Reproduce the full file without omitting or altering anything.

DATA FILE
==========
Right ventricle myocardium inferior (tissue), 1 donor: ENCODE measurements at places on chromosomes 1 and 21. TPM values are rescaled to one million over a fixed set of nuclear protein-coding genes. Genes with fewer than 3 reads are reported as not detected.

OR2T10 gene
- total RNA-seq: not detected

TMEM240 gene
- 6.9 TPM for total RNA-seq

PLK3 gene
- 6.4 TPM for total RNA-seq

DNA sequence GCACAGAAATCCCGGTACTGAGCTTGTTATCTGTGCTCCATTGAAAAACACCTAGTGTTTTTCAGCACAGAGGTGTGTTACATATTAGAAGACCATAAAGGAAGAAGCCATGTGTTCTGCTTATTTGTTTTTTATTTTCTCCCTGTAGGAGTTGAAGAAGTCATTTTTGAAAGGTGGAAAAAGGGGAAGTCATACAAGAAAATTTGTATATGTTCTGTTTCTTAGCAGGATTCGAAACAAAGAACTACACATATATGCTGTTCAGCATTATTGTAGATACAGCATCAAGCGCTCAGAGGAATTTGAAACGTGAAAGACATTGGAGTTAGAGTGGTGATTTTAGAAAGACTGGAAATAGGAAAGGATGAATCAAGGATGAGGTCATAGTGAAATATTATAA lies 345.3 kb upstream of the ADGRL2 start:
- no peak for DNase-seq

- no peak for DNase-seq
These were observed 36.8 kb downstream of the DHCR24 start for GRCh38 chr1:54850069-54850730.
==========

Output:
Right ventricle myocardium inferior (tissue), 1 donor: ENCODE measurements at places on chromosomes 1 and 21. TPM values are rescaled to one million over a fixed set of nuclear protein-coding genes. Genes with fewer than 3 reads are reported as not detected.

OR2T10 gene
- total RNA-seq: not detected

TMEM240 gene
- 6.9 TPM for total RNA-seq

PLK3 gene
- 6.4 TPM for total RNA-seq

DNA sequence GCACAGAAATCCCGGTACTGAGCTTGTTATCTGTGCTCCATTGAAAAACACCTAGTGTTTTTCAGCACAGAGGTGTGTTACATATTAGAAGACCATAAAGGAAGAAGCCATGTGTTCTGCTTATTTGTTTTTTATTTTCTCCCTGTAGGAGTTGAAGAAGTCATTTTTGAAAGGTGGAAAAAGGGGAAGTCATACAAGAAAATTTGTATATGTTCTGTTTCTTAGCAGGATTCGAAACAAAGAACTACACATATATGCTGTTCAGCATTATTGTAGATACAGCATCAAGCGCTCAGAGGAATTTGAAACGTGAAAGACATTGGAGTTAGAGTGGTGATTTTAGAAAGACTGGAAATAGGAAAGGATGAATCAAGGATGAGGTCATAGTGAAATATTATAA lies 345.3 kb upstream of the ADGRL2 start:
- no peak for DNase-seq

- no peak for DNase-seq
These were observed 36.8 kb downstream of the DHCR24 start for GRCh38 chr1:54850069-54850730.